"So now it’s up to us to carry that work forward, to ensure that our daughters and granddaughters have no limits on their dreams, no obstacles to their achievements — and that they have opportunities their mothers and grandmothers and great grandmothers never dreamed of.  That’s the purpose of this Council.  Those are the priorities of my presidency.   And I look forward to working with all of you to fulfill them in the months and years to come." President Obama, 3/11/09


The White House Council on Women and Girl’s Website: http://www.whitehouse.gov/administration/eop/cwg/

We are accomplishing goals!… Read below.

 
NOW

NOW Cheers White House Council on Women and Girls: "We Got the Entire Cabinet!"
Statement of NOW President Kim Gandy

March 11, 2009

NOW cheers the formation of the White House Council on Women and Girls, which was created by executive order of President Barack Obama today. It was a pleasure for me to be at the White House to hear the president make this commitment to supporting women and girls in such strong and unequivocal terms. It was a heartening moment for those of us who have worked so hard for this day.

There can be no question that the needs of women and girls require the attention of the White House itself. As President Obama pointed out in today’s speech, women still earn 78 cents for every dollar earned by men. One out of every four women will experience some form of domestic violence during her lifetime. Women make up more than half the population, yet are only 17 percent of the U.S. Congress. And while women are 49 percent of the nation’s workforce, only three percent of the Fortune 500 companies are headed by women.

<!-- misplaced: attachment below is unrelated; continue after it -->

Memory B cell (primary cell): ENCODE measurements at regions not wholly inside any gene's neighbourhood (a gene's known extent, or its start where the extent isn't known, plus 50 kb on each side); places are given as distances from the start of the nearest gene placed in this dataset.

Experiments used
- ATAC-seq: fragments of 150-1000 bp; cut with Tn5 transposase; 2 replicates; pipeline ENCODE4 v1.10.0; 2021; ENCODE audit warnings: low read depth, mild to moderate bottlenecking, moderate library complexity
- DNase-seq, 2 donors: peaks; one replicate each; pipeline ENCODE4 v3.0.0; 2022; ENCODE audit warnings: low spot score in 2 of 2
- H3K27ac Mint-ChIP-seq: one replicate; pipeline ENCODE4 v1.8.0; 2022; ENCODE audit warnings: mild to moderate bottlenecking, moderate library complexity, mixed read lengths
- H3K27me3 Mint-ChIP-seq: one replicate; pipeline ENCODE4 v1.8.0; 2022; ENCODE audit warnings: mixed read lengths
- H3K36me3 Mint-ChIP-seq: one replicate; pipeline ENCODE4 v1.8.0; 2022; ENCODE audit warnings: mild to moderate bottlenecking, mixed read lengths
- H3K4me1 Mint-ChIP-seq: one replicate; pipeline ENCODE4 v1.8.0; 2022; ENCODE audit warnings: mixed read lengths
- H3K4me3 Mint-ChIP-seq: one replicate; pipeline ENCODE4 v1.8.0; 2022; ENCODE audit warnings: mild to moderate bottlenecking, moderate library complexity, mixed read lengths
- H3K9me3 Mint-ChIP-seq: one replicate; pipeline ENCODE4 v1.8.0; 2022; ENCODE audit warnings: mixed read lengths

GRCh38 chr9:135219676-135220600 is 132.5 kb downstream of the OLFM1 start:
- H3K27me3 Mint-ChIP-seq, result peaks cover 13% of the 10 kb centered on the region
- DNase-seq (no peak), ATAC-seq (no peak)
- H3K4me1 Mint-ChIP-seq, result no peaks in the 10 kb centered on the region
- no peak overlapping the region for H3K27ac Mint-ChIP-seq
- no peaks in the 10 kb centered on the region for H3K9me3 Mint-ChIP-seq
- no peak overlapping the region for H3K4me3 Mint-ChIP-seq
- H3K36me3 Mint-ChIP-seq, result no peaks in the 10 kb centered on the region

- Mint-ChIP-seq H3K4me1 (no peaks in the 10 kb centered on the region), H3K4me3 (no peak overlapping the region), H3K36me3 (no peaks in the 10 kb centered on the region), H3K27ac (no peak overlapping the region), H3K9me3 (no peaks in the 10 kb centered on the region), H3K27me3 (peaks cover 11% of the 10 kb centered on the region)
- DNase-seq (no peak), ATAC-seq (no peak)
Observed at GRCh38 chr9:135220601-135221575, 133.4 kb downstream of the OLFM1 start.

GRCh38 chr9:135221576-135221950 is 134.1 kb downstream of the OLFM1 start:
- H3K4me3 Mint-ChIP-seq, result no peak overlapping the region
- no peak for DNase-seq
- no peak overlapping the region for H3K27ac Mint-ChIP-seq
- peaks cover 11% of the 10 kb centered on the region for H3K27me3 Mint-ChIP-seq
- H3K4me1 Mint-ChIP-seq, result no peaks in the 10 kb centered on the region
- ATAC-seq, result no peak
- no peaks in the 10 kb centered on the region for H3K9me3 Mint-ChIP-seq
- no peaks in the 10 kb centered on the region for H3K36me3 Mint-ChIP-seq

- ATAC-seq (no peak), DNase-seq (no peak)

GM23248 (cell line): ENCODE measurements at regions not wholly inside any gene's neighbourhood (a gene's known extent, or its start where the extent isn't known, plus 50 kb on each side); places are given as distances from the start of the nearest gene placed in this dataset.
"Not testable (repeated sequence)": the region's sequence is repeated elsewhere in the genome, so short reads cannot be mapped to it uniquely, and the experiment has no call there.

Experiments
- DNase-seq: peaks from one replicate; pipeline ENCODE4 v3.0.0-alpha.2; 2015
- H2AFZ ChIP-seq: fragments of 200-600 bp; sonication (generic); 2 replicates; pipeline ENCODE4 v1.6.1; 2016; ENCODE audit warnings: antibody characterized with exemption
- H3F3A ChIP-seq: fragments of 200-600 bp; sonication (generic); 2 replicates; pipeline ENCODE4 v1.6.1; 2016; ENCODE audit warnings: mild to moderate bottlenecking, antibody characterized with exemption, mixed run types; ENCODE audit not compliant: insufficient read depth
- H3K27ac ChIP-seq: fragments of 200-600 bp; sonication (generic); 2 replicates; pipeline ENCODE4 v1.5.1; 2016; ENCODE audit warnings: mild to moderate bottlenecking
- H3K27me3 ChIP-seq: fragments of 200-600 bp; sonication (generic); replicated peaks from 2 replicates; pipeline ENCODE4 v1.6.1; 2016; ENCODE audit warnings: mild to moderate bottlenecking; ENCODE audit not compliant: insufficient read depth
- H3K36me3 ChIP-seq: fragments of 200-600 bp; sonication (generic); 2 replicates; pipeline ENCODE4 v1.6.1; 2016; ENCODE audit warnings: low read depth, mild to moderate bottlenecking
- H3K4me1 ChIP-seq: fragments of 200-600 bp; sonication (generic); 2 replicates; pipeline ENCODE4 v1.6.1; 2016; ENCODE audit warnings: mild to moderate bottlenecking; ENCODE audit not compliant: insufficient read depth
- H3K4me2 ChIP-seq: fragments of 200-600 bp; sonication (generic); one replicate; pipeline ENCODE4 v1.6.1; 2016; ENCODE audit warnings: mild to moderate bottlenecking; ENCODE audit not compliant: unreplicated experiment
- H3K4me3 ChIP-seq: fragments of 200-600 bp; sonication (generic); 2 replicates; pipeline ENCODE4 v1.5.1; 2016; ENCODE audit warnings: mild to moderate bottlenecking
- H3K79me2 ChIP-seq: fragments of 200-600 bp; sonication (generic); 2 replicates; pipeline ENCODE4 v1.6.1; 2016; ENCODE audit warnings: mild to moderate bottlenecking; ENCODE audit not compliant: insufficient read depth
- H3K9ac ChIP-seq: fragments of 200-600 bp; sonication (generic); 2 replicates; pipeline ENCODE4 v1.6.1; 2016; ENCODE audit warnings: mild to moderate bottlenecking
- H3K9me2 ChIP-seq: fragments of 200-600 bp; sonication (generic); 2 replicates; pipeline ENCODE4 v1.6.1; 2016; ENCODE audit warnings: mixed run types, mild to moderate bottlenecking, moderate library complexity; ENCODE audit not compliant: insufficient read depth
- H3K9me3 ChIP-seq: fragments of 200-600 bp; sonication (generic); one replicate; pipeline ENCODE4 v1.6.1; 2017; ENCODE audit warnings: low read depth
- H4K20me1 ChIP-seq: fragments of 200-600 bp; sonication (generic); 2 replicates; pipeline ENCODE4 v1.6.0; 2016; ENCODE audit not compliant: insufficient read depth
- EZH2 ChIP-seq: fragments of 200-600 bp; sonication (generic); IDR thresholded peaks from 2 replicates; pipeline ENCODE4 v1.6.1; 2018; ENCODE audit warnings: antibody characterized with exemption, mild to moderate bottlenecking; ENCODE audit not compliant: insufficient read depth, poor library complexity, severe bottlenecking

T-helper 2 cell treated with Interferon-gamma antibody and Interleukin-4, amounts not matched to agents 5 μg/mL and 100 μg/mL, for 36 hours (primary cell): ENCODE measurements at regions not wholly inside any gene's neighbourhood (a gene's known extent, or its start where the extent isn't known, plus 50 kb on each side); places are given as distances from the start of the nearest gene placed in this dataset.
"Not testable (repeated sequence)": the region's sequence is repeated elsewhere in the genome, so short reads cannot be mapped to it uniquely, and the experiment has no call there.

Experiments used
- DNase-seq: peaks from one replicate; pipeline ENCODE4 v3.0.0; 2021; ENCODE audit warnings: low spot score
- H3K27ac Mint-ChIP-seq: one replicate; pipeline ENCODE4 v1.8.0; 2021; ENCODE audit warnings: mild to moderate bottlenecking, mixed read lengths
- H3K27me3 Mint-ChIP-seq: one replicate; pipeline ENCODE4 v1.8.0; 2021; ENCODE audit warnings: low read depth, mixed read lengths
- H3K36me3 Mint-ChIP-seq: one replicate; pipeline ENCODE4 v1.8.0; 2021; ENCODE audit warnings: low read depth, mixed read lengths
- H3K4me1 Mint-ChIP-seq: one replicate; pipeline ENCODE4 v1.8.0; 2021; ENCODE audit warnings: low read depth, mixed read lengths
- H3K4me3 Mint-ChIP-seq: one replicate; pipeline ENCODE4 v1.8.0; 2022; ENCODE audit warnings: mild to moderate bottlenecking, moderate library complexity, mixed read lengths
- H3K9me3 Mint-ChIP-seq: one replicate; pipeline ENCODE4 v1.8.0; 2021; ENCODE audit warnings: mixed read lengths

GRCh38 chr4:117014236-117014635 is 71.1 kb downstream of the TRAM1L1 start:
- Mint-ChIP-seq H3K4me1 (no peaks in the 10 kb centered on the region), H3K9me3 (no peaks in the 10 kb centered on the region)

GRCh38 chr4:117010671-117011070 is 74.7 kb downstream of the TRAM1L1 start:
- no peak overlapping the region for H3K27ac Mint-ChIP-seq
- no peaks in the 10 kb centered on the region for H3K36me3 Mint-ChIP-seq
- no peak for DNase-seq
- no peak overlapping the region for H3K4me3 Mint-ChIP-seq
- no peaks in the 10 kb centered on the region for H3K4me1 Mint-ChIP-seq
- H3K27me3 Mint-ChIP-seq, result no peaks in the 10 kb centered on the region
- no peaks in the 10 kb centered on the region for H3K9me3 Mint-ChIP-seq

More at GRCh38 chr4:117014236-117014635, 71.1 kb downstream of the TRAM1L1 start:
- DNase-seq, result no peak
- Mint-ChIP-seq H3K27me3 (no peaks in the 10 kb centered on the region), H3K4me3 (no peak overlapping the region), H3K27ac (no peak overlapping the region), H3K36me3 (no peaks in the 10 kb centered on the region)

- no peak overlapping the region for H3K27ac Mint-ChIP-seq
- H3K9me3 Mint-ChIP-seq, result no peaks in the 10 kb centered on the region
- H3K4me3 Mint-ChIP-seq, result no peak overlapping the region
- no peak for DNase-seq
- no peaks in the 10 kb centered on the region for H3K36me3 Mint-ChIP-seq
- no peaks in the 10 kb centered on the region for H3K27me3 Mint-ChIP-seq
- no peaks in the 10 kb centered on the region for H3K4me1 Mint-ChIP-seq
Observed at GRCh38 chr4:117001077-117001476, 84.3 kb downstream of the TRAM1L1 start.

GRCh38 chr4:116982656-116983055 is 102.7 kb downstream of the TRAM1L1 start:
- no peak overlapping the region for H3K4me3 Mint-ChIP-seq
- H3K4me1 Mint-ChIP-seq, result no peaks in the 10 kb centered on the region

The make-up of the White House Council is extraordinary. It will be headed by Valerie Jarrett, assistant to the president and one of his closest friends and advisors, and will include every Cabinet secretary and the head of every Cabinet-level agency. The Executive Director of the Council will be Tina Tchen, deputy assistant to the president and a long-time advocate of women’s rights.

We asked for a Cabinet-level office to work on women’s issues, and we got the entire Cabinet. NOW looks forward to supporting the work of the White House Council on Women and Girls in the months ahead. There is much work to be done.

###

For Immediate Release
Contact: Mai Shiozaki, 202-628-8669, ext. 116; cell 202-641-1906